• 73°

Wicked Tuna: Outer Banks kicks off seventh season

The season premiere of Wicked Tuna: Outer Banks is set to air Sunday, June 28 at 8:30 p.m. on the National Geographic channel.

This will be the show’s seventh season, with bluefin tuna boats from the north and south coming together on the Outer Banks to compete. Almost every captain showing up this season has won or been on the crew of a winning boat in seasons past.

Captain Greg Mayer of the Fishin’ Frenzy is no stranger to taking home the “blue gold.” He was dubbed champion of four seasons of Wicked Tuna and returns this season after a one-year hiatus.

Mayer told The Coastland Times that he has had a lot of fun on the show. “I never really envisioned that I’d get the chance to show everyone what I do for a living,” he said. “I saw it [Wicked Tuna] and never really thought that much about it until I came down here.”

By “down here,” Mayer means the Outer Banks, where he has made quite the name for himself over the past 29 years.

Mayer grew up along the coast of New Jersey and started fishing when he was little kid. “I worked on boats and one job led to another and I decided to join the real world.” The real world of commercial bluefin tuna fishing, that is.

When the opportunity to run his fishing operation washed on shore of the Outer Banks, Mayer grabbed it and decided to make this place his home.

As for the show, Mayer enjoys the fact that it brings recognition to his livelihood. “You can’t beat the advertisement that you get for your business,” he shared.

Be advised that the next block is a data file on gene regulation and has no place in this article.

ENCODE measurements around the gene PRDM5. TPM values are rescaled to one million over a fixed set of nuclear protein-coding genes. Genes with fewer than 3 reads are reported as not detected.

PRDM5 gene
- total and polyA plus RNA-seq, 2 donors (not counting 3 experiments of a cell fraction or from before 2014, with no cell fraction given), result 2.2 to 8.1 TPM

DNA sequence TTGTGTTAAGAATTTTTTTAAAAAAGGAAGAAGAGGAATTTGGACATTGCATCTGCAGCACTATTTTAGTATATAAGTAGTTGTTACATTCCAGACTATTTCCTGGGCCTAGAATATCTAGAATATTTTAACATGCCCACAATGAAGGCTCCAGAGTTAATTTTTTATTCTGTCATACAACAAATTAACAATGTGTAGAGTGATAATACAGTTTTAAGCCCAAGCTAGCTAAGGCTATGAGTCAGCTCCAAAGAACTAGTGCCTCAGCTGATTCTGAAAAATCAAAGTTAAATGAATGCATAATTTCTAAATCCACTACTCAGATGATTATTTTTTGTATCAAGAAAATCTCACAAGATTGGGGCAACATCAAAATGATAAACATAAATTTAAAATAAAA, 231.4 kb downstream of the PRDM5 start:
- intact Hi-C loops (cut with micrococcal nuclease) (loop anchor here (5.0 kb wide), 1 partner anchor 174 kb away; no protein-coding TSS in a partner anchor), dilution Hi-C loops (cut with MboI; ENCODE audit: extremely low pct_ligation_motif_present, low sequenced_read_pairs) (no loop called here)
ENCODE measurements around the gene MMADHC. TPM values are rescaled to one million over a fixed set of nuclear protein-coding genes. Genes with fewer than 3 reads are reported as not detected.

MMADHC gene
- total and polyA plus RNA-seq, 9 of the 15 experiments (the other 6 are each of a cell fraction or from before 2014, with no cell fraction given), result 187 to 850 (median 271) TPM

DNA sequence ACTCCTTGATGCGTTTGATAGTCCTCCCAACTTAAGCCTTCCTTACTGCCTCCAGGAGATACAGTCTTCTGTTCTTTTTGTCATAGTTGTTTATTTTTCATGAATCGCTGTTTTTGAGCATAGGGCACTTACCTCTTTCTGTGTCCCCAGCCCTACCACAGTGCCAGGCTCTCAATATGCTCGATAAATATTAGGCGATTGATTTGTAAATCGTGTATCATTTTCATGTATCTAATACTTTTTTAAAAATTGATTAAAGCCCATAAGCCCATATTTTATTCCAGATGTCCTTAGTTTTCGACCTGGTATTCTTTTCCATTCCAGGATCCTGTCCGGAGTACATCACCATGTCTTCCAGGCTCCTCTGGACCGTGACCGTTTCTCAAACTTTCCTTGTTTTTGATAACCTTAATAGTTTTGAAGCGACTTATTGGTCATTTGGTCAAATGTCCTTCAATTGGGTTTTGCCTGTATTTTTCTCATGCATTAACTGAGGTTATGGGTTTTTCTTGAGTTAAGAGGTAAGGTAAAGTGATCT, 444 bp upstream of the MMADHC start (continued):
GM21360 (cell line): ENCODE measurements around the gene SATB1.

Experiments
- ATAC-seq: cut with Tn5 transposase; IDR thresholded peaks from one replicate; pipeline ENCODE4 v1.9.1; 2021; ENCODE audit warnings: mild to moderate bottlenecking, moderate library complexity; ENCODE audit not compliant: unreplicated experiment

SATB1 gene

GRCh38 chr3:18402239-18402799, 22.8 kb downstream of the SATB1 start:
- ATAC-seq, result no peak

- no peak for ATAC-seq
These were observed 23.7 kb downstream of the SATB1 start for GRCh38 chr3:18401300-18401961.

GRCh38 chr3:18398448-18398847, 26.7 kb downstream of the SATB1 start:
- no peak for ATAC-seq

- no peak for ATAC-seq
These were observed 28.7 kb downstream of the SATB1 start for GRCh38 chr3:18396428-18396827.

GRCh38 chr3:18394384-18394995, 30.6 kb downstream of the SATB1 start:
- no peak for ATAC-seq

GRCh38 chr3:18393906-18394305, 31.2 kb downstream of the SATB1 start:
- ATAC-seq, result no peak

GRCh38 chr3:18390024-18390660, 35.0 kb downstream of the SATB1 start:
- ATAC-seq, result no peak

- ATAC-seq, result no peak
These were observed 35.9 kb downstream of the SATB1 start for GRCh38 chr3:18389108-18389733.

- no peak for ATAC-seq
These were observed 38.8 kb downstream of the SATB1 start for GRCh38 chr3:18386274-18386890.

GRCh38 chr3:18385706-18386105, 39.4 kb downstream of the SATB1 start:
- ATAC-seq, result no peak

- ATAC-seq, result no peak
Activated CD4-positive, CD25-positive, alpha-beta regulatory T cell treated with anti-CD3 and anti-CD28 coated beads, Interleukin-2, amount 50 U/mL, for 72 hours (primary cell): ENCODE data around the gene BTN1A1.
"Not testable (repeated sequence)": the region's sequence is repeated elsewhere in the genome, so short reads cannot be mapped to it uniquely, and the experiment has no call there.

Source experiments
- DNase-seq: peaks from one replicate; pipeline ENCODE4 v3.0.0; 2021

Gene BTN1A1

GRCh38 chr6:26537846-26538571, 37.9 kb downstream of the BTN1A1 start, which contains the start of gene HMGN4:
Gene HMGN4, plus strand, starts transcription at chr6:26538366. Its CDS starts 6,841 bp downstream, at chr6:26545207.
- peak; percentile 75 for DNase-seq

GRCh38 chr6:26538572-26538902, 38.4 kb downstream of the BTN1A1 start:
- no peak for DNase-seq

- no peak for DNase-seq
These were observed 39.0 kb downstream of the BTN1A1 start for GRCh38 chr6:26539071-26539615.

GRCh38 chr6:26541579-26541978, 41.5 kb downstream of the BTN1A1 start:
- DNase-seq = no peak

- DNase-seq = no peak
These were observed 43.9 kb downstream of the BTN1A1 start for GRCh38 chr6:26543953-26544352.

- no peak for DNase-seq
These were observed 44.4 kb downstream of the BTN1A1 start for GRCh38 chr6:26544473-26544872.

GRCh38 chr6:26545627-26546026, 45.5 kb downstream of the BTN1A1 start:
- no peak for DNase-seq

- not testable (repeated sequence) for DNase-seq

This season, Mayer will compete against Frenzy’s former first mate, Captain Nick Gowitzka. Gowitzka worked with Mayer for two to three years before running his own boat, Little Shell.

“We had a natural rivalry,” Mayer chuckled, “he and I are always back and forth anyway.” The friendly rivalry will play out on screen, along with another long-awaited battle between Mayer and his longtime friend, Captain Dave Carraro.

Carraro and his boat, FV-Tuna.com, are headed to the Outer Banks for the first time, after winning an unprecedented five times in Gloucester. He has been with the show since the start, and said he comes coming back because of how much Wicked Tuna has positively affected his life. “It’s great when we come in from fishing and see families and friends on the dock waiting for us,” Carraro told The Coastland Times.

“It’s even better watching all the kids get excited,” he added. Cararro grew up in Staten Island, New York fishing with his father. “We would go up to the Adirondacks and fish all the time,” he said.

When Wicked Tuna called, Carraro was hesitant at first to join the show. “I didn’t know how it would be perceived with other fishermen,” Carraro started, “in giving away our trade secrets.”

The concern was one shared by all captains and mates that auditioned for the show. Cararro said they made a deal with the production team to not film the secrets of the trade, such as how each boat rigs the bait.